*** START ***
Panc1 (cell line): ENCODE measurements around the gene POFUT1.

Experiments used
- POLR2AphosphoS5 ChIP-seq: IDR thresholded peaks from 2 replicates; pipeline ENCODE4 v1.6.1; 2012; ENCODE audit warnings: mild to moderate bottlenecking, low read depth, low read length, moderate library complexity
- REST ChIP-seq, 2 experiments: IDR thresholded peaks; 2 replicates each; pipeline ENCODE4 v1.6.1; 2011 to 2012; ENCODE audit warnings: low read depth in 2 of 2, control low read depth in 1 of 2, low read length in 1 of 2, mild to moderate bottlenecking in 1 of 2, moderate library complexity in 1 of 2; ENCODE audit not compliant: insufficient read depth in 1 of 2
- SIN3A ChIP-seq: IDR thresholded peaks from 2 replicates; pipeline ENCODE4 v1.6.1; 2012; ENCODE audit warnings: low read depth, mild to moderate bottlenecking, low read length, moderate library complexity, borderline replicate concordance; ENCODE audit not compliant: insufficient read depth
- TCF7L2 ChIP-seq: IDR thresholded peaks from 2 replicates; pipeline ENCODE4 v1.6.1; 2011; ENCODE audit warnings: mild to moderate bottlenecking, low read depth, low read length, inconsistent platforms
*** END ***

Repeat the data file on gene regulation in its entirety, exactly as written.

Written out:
Panc1 (cell line): ENCODE measurements around the gene POFUT1.

Experiments used
- POLR2AphosphoS5 ChIP-seq: IDR thresholded peaks from 2 replicates; pipeline ENCODE4 v1.6.1; 2012; ENCODE audit warnings: mild to moderate bottlenecking, low read depth, low read length, moderate library complexity
- REST ChIP-seq, 2 experiments: IDR thresholded peaks; 2 replicates each; pipeline ENCODE4 v1.6.1; 2011 to 2012; ENCODE audit warnings: low read depth in 2 of 2, control low read depth in 1 of 2, low read length in 1 of 2, mild to moderate bottlenecking in 1 of 2, moderate library complexity in 1 of 2; ENCODE audit not compliant: insufficient read depth in 1 of 2
- SIN3A ChIP-seq: IDR thresholded peaks from 2 replicates; pipeline ENCODE4 v1.6.1; 2012; ENCODE audit warnings: low read depth, mild to moderate bottlenecking, low read length, moderate library complexity, borderline replicate concordance; ENCODE audit not compliant: insufficient read depth
- TCF7L2 ChIP-seq: IDR thresholded peaks from 2 replicates; pipeline ENCODE4 v1.6.1; 2011; ENCODE audit warnings: mild to moderate bottlenecking, low read depth, low read length, inconsistent platforms